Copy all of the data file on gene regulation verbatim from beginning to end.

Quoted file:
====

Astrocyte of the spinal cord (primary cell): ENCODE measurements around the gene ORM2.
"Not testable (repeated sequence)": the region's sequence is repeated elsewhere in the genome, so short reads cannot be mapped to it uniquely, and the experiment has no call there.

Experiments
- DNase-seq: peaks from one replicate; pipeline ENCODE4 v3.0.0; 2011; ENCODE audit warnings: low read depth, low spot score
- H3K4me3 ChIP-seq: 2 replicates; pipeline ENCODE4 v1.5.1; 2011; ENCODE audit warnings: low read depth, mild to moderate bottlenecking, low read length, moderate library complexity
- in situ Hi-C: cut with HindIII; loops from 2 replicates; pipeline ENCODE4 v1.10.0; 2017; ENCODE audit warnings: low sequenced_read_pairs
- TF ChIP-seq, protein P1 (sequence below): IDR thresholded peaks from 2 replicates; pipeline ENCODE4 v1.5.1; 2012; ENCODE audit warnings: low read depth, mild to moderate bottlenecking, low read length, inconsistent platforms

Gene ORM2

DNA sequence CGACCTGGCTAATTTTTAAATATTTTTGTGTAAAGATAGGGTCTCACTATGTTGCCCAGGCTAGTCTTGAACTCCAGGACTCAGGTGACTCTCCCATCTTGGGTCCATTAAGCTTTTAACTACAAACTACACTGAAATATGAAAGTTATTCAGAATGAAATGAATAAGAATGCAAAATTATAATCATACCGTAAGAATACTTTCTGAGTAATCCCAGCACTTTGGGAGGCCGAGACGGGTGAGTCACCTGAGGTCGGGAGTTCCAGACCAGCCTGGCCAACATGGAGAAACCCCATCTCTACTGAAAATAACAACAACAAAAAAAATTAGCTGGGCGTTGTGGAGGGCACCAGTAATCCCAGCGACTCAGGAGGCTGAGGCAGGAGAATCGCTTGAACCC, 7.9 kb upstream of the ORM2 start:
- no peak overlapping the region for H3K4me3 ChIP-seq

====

Astrocyte of the spinal cord (primary cell): ENCODE measurements around the gene ORM2.
"Not testable (repeated sequence)": the region's sequence is repeated elsewhere in the genome, so short reads cannot be mapped to it uniquely, and the experiment has no call there.

Experiments
- DNase-seq: peaks from one replicate; pipeline ENCODE4 v3.0.0; 2011; ENCODE audit warnings: low read depth, low spot score
- H3K4me3 ChIP-seq: 2 replicates; pipeline ENCODE4 v1.5.1; 2011; ENCODE audit warnings: low read depth, mild to moderate bottlenecking, low read length, moderate library complexity
- in situ Hi-C: cut with HindIII; loops from 2 replicates; pipeline ENCODE4 v1.10.0; 2017; ENCODE audit warnings: low sequenced_read_pairs
- TF ChIP-seq, protein P1 (sequence below): IDR thresholded peaks from 2 replicates; pipeline ENCODE4 v1.5.1; 2012; ENCODE audit warnings: low read depth, mild to moderate bottlenecking, low read length, inconsistent platforms

Gene ORM2

DNA sequence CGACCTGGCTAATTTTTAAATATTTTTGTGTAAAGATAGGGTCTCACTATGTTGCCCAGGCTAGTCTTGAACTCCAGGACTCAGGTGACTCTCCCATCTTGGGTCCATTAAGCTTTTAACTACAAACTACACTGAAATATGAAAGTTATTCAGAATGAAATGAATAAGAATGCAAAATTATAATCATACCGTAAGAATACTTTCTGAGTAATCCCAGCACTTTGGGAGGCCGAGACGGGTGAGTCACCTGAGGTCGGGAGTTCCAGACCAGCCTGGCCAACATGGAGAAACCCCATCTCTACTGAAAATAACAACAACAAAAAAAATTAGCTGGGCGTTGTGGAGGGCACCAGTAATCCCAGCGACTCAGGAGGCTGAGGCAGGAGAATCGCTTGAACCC, 7.9 kb upstream of the ORM2 start:
- no peak overlapping the region for H3K4me3 ChIP-seq